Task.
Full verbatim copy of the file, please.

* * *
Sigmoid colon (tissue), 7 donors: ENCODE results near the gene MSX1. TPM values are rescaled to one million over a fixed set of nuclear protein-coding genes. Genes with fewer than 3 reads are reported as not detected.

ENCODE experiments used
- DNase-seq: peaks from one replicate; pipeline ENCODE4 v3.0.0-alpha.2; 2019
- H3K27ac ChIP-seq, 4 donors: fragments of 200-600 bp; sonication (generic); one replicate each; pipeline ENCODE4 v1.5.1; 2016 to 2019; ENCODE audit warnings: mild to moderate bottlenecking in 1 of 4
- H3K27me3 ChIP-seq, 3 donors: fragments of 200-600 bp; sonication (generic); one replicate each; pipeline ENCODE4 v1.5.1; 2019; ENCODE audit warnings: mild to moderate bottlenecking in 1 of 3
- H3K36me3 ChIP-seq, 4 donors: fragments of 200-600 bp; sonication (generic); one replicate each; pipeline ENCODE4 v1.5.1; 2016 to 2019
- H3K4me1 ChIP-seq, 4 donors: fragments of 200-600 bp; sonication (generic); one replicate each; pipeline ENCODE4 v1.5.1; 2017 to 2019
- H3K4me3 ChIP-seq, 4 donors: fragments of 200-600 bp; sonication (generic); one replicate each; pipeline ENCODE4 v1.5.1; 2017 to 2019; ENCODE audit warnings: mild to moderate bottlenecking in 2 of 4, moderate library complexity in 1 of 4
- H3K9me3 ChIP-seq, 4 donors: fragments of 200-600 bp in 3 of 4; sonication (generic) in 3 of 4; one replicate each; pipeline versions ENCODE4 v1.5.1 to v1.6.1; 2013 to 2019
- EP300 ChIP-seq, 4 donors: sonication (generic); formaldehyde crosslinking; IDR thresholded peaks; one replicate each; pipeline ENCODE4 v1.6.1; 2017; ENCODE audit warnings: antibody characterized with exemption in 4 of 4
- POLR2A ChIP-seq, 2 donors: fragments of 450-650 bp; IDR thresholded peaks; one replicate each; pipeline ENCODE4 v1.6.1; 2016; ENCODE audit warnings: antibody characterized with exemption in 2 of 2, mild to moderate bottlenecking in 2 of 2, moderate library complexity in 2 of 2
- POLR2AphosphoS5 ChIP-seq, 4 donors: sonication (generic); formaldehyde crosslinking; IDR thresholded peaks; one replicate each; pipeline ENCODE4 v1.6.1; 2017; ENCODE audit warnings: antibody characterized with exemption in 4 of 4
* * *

Sigmoid colon (tissue), 7 donors: ENCODE results near the gene MSX1. TPM values are rescaled to one million over a fixed set of nuclear protein-coding genes. Genes with fewer than 3 reads are reported as not detected.

ENCODE experiments used
- DNase-seq: peaks from one replicate; pipeline ENCODE4 v3.0.0-alpha.2; 2019
- H3K27ac ChIP-seq, 4 donors: fragments of 200-600 bp; sonication (generic); one replicate each; pipeline ENCODE4 v1.5.1; 2016 to 2019; ENCODE audit warnings: mild to moderate bottlenecking in 1 of 4
- H3K27me3 ChIP-seq, 3 donors: fragments of 200-600 bp; sonication (generic); one replicate each; pipeline ENCODE4 v1.5.1; 2019; ENCODE audit warnings: mild to moderate bottlenecking in 1 of 3
- H3K36me3 ChIP-seq, 4 donors: fragments of 200-600 bp; sonication (generic); one replicate each; pipeline ENCODE4 v1.5.1; 2016 to 2019
- H3K4me1 ChIP-seq, 4 donors: fragments of 200-600 bp; sonication (generic); one replicate each; pipeline ENCODE4 v1.5.1; 2017 to 2019
- H3K4me3 ChIP-seq, 4 donors: fragments of 200-600 bp; sonication (generic); one replicate each; pipeline ENCODE4 v1.5.1; 2017 to 2019; ENCODE audit warnings: mild to moderate bottlenecking in 2 of 4, moderate library complexity in 1 of 4
- H3K9me3 ChIP-seq, 4 donors: fragments of 200-600 bp in 3 of 4; sonication (generic) in 3 of 4; one replicate each; pipeline versions ENCODE4 v1.5.1 to v1.6.1; 2013 to 2019
- EP300 ChIP-seq, 4 donors: sonication (generic); formaldehyde crosslinking; IDR thresholded peaks; one replicate each; pipeline ENCODE4 v1.6.1; 2017; ENCODE audit warnings: antibody characterized with exemption in 4 of 4
- POLR2A ChIP-seq, 2 donors: fragments of 450-650 bp; IDR thresholded peaks; one replicate each; pipeline ENCODE4 v1.6.1; 2016; ENCODE audit warnings: antibody characterized with exemption in 2 of 2, mild to moderate bottlenecking in 2 of 2, moderate library complexity in 2 of 2
- POLR2AphosphoS5 ChIP-seq, 4 donors: sonication (generic); formaldehyde crosslinking; IDR thresholded peaks; one replicate each; pipeline ENCODE4 v1.6.1; 2017; ENCODE audit warnings: antibody characterized with exemption in 4 of 4